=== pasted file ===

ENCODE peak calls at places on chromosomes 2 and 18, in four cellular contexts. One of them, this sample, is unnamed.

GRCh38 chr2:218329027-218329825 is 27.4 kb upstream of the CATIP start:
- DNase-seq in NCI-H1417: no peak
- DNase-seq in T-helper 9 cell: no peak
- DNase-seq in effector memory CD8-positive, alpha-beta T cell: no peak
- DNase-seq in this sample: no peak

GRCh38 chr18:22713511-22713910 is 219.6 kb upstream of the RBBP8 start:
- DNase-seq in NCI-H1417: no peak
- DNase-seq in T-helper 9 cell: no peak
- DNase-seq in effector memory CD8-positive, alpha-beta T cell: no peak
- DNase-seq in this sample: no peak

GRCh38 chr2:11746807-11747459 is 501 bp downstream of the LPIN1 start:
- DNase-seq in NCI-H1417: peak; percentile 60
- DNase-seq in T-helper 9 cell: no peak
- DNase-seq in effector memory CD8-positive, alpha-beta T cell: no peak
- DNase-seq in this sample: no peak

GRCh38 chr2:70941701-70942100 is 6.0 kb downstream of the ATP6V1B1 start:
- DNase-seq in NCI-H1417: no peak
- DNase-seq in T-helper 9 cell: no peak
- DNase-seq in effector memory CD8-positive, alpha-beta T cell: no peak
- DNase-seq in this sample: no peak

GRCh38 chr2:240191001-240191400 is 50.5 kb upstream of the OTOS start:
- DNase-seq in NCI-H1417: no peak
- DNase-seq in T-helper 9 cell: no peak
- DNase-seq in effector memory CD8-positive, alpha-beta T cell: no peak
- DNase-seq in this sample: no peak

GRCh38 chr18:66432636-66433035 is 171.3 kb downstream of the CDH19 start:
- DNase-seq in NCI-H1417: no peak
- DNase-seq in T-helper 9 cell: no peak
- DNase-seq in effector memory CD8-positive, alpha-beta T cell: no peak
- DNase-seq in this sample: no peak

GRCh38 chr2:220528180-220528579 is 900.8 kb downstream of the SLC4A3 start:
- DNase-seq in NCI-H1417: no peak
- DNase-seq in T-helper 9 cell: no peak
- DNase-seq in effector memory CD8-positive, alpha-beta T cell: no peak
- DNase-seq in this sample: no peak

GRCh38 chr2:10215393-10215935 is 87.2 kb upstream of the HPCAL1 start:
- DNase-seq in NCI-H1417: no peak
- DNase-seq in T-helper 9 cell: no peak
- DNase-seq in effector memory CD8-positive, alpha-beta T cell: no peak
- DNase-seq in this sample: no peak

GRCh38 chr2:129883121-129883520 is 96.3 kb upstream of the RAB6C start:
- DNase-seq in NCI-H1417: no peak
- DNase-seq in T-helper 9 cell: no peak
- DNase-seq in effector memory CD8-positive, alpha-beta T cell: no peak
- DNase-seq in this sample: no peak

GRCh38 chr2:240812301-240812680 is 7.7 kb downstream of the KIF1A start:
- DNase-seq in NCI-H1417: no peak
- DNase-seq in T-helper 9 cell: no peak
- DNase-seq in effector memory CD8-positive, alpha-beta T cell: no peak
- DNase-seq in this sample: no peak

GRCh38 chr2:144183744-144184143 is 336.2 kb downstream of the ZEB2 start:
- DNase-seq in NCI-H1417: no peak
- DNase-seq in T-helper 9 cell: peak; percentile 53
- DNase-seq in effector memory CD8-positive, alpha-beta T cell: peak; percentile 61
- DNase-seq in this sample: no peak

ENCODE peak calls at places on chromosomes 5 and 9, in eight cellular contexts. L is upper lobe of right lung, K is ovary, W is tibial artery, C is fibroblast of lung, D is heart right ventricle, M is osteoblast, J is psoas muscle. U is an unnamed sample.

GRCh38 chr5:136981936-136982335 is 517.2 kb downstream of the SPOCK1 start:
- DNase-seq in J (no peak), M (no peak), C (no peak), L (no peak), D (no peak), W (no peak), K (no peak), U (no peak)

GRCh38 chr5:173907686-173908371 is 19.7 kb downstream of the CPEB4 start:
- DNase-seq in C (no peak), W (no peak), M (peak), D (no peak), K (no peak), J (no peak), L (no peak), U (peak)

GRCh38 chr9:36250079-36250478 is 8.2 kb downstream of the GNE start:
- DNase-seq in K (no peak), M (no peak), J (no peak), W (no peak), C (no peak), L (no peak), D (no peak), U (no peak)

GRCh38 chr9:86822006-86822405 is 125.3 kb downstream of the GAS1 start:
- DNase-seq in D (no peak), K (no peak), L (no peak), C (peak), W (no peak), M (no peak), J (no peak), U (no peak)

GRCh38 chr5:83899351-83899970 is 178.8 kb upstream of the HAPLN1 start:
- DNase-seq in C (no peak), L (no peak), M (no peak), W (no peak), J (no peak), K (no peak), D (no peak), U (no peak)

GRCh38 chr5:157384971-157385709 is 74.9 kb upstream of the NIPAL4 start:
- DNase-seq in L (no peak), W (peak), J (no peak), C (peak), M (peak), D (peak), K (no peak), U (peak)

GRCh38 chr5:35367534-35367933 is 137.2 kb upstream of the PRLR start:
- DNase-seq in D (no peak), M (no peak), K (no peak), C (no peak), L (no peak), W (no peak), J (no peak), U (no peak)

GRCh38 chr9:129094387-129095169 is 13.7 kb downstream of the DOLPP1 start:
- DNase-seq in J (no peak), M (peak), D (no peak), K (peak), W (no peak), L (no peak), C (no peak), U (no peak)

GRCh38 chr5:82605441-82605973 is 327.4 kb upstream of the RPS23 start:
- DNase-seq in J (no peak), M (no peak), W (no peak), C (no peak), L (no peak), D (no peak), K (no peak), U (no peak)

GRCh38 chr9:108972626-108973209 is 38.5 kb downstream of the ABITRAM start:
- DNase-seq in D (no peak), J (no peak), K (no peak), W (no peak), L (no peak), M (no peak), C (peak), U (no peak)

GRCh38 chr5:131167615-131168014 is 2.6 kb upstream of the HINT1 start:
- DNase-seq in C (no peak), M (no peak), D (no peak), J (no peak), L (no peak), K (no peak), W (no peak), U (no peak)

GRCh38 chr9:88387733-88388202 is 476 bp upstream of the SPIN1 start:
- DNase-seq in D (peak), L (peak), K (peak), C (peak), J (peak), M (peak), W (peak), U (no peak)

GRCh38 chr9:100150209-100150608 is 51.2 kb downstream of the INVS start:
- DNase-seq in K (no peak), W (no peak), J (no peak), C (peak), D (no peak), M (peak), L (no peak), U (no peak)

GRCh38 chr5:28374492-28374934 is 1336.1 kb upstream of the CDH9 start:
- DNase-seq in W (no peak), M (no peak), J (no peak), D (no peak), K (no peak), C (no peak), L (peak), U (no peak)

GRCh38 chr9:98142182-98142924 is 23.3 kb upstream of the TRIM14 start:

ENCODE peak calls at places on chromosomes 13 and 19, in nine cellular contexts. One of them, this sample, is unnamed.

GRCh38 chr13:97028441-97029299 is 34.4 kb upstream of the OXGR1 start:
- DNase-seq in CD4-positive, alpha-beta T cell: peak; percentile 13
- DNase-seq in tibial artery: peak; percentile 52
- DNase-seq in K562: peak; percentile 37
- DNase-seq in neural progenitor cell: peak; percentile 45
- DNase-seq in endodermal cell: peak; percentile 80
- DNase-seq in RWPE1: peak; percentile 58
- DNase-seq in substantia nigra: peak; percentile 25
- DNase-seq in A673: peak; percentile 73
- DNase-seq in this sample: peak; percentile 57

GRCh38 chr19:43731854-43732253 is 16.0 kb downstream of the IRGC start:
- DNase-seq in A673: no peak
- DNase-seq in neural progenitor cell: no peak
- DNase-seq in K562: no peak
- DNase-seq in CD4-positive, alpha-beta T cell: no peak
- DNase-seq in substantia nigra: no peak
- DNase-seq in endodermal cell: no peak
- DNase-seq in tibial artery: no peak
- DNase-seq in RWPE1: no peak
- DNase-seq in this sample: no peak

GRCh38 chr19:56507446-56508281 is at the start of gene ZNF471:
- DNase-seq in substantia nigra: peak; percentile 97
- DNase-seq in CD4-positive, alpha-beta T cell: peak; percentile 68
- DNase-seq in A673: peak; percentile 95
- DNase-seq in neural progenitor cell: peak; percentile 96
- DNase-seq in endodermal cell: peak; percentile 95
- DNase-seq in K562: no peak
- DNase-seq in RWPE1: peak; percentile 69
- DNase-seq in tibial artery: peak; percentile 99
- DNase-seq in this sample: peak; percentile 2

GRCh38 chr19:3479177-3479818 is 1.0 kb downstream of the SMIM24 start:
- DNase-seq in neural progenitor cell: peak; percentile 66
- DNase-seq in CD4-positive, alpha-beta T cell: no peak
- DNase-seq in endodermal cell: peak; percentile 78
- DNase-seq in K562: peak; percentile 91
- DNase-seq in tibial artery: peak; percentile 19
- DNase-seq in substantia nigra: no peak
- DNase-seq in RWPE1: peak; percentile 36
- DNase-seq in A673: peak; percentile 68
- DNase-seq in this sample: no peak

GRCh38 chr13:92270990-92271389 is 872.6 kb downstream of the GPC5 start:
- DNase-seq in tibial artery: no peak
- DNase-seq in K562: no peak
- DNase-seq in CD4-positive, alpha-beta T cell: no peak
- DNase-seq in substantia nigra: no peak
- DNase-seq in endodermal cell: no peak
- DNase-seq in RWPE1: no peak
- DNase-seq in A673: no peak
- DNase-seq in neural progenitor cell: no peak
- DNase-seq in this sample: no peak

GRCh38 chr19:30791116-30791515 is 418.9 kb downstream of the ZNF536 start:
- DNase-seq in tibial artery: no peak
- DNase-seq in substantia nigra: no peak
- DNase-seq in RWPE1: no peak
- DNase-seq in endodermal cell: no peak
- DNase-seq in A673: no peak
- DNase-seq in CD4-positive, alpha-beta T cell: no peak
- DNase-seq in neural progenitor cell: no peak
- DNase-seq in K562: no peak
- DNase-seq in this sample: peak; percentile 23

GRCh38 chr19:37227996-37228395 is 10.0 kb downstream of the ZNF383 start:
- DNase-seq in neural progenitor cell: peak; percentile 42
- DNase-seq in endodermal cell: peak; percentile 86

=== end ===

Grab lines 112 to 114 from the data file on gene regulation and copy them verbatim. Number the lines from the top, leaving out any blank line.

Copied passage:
- DNase-seq in neural progenitor cell: peak; percentile 96
- DNase-seq in endodermal cell: peak; percentile 95
- DNase-seq in K562: no peak